Is the 21st the Asian Century? Former East Timor president Jose Ramos-Horta says no—the continent is being dragged down by ethnic tensions, environmental degradation, and an aging population.
Jose Ramos-Horta, Nobel laureate and former president of East Timor, says that this isn’t the Asian Century, that the United States remains unchallenged on the world stage, and that aging populations will destabilize China and Japan.
There’s been a lot written in the last few years about how we’re now in the “Asian Century.” How do you see the state of Asia today?
I hold a view contrary to many scholars, who are in my view overly optimistic about the so-called Rising Asia. I believe that the Asia region—although very promising, and [which] has grown in terms of economics, development, with hundreds of millions of people lifted out of poverty in the last four decades—remains the most dangerous and unstable region of the world by the mere fact that it is the most nuclearized region in terms of the number of countries possessing weapons: India, Pakistan, North Korea, China, not to mention those that could quickly acquire nuclear weapons if they were forced to. Asia also has some of the most intractable border disputes over which many countries in the area have gone to war in the past. We also have some of the most intractable ethnic and religious tensions that time and again flare up, with thousands killed in a matter of days when they flare up. Not to mention the challenges of an overcrowded region that has put enormous pressure on resources. We have one of the most environmentally degraded regions in the world by sheer pressure of human activities.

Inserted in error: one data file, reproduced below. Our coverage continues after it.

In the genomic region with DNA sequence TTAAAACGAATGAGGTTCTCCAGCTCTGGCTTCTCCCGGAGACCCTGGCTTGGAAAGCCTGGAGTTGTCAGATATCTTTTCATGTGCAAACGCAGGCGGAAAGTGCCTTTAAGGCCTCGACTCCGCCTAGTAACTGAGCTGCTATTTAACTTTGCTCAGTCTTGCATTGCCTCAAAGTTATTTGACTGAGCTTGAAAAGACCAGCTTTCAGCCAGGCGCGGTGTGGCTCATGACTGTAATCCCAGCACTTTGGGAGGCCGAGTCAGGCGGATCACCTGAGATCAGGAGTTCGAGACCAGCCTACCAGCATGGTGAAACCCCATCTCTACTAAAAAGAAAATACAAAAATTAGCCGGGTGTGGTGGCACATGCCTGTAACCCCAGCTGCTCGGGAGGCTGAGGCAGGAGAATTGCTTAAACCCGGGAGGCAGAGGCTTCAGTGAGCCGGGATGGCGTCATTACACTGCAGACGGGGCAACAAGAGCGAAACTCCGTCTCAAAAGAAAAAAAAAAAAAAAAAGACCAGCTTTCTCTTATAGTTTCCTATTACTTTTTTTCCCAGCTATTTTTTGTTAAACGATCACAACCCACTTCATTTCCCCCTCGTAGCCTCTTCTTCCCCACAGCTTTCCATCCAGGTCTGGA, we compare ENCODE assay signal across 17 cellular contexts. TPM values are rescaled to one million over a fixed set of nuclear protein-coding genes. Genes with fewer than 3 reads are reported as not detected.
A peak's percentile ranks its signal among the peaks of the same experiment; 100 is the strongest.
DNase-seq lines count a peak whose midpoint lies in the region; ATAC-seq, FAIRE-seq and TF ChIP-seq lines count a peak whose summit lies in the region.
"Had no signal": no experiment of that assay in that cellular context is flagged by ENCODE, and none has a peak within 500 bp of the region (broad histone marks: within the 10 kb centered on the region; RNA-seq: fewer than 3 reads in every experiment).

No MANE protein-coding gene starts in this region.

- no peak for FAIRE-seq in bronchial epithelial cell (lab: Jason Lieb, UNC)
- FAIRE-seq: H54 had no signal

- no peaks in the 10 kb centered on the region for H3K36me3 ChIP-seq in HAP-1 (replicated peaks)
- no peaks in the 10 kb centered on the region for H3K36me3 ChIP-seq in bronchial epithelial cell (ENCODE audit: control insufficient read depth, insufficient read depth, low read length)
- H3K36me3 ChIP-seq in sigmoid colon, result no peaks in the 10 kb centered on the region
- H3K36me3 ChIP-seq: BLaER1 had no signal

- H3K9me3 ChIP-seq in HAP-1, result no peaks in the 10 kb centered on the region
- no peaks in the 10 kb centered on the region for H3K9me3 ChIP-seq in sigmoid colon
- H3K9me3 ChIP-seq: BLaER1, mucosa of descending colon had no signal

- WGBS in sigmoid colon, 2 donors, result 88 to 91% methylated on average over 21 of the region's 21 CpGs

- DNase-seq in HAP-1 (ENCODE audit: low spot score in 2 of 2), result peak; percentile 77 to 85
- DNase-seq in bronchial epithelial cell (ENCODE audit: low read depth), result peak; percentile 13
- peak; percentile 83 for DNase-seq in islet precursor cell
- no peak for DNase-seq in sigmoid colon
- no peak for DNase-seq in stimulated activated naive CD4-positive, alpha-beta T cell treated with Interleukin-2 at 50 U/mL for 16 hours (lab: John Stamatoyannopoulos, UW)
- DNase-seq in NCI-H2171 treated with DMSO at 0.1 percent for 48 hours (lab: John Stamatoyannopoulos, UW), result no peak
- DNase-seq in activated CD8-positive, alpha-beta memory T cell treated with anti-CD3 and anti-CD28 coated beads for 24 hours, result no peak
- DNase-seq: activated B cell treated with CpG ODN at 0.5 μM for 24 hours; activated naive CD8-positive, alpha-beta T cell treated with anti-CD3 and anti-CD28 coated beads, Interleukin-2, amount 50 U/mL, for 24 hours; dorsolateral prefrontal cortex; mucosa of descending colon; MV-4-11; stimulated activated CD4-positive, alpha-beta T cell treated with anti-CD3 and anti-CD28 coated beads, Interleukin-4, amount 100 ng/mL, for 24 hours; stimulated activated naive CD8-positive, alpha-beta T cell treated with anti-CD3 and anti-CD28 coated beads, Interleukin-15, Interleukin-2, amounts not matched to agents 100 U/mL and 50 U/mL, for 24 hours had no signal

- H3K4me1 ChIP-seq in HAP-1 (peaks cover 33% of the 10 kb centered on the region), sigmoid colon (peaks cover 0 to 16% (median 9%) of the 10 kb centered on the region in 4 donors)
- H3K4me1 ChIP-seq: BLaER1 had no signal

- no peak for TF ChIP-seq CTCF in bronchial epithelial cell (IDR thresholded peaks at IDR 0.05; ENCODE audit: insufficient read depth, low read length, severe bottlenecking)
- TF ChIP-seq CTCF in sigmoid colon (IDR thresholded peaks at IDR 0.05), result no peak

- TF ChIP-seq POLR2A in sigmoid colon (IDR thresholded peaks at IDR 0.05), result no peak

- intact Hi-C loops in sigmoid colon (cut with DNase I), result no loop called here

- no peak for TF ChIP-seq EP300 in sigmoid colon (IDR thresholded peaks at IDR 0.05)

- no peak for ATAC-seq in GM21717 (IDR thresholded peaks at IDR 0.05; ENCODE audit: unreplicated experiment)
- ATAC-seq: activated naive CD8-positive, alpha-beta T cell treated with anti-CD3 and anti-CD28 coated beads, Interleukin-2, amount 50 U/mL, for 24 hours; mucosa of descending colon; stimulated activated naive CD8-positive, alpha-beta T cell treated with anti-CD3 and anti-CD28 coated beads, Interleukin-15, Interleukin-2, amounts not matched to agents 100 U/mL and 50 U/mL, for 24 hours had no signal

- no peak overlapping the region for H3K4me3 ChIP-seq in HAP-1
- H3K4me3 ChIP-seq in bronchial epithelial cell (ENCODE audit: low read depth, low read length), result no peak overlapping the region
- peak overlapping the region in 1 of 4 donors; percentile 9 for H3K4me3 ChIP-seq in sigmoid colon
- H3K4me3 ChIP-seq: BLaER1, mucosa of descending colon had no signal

So in view of all of this, I’m surprised, perplexed, at how some are talking about how the 21st century is the Asian Century.